Democracy in Asia: A Glass Half Full?360°CONTEXT
Is democracy in Asia in a state of perpetual crisis?
For a region that is home to more than half of the world’s population, the state of democracy in the Asia seems to be dire. According to Freedom House’s 2014 report on the Asia Pacific, only 39% of the region is considered to be “free” and have full-functioning liberal democracies.
Political developments this year seem to confirm Freedom House’s diagnosis of the region’s poor democratic health: In January, non-elections took place in Bangladesh; in March, the Sunflower movement in Taiwan bloomed for a moment; in May, Thailand experienced its 19th coup since 1932; and since late September, Hong Kong has been standing in solidarity to challenge China’s future political plans for the country.
In the eyes of the West and many democracy advocacy agencies, the basic elements of what constitutes a democracy are: free and fair elections, a pluralist society with civil liberties, a functioning government, high political participation and high degrees of speech and press freedom. For the majority of countries in Asia, most of these elements do not exist to a large degree, if at all.
In the 2013 edition of the Economist Intelligence Unit’s Democracy Index, South Korea was the only Asian country to be ranked amongst the top twenty “full” democracies of the world, while every other political system in the region fell into the categories of “flawed democracies,” “hybrid regimes” or “authoritarian regimes.”
The seemingly disproportionate spread of liberal democracy as a concept of governance in Asia can be explained by how liberal democracy is simply not a template that political parties in Asia should follow. Many Asian governments are not liberal democracies, and do not claim – or desire – to be. Since the 1990s, academics have theorized that good economic growth, Asian values and cultural norms and the desire for stability are factors that make “Asian-style democracy” adapt Western-style democratic features into Asian frameworks.
Why is the Topic of Democracy in Asia Relevant?
But things are changing at the hands of the people who voice opinions in snapshots or 140 characters. “Popular democracy” is becoming a catch phrase amongst increasingly educated and tech-savvy Asians who, like participants in the Arab Uprisings, have been using social media to promote greater freedom of speech, liberalism and popular politics. Governments across the region are taking note of “people power” to the effect that the limited space for political expression in countries like Singapore, or race-based politics in Malaysia, will be tested in future elections.
People want their governments to be accountable and transparent, deal with growing income inequalities, corruption, collusion and nepotism, provide greater access to education, make improvements in welfare, provide greater minority rights and greater freedom of speech.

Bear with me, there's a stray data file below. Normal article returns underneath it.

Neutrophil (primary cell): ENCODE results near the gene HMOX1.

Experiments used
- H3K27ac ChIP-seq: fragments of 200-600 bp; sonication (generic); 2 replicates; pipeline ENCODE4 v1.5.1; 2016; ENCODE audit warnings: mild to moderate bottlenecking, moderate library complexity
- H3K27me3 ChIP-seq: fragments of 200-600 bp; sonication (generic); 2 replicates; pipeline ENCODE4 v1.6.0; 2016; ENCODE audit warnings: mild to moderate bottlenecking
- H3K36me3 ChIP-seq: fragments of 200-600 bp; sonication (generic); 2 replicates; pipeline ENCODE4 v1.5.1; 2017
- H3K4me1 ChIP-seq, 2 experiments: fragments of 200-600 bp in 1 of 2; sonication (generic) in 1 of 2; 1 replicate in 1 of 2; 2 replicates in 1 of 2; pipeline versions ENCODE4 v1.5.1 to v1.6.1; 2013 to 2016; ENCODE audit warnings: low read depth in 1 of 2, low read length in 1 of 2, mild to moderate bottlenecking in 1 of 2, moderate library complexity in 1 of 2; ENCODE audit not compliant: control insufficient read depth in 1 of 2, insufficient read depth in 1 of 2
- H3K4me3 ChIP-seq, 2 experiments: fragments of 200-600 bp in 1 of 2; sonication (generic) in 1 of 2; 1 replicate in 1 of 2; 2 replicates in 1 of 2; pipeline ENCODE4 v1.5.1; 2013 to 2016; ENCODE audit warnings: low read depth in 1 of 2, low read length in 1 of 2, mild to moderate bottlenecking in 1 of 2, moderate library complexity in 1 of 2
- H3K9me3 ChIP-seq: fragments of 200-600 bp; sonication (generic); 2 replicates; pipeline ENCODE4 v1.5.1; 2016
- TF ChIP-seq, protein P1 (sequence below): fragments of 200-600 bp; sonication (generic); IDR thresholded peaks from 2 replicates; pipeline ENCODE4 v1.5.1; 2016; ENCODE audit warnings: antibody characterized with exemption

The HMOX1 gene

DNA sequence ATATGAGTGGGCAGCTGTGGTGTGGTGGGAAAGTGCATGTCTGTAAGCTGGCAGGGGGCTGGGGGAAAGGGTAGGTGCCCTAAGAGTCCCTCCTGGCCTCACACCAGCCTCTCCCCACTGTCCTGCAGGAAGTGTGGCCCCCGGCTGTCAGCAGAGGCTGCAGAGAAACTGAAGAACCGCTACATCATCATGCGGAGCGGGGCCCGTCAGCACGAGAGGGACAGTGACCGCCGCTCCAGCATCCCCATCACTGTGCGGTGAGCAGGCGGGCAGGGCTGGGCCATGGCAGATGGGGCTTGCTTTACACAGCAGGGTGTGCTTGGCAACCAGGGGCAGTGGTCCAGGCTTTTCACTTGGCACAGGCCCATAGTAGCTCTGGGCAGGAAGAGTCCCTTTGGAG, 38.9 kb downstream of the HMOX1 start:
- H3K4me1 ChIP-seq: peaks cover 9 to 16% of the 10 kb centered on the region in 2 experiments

Asia has also experienced some successful and warmly-received political developments over the last few months: India’s new Prime Minister, Narendra Modi, has ambitious plans to change India’s social and political landscape, and Indonesia’s newly-elected President, Joko Widodo, is set to make Indonesia an unlikely model of democracy. Myanmar has been undergoing the process of democratization since 2008 and has reached out to the rest of the world, most recently hosting the 2013 ASEAN Games.
Various independent watchdogs’ diagnoses of Asia’s liberal democratic health are not likely to be more positive when the next round of democratic indexes are published, as these tend to focus too much on how countries need to follow model institutional reforms and certain Western-style metrics of liberal democracy.
Most Asian voters are aware that democracy is not merely a day-long show of balloting put up by incumbents. What Asians want from their “flawed,” “hybrid” or “authoritarian” governments is no different from what any citizen in any other political system wants: People want their governments to be accountable and transparent, deal with growing income inequalities, corruption, collusion and nepotism, provide greater access to education, make improvements in welfare, provide greater minority rights and greater freedom of speech.
If the Communist Party in China or the military governments in Myanmar and Thailand cannot deliver these goods, the waves of liberalism that have arrived on Asia’s shores — as shown by the solidarity and strength of civil society in Thailand and Hong Kong over the past year — might ebb and flow with increasing intensity, and persuade Asian politicians to re-think how they can be accountable to the people.
The views expressed in this article are the author’s own and do not necessarily reflect Fair Observer’s editorial policy.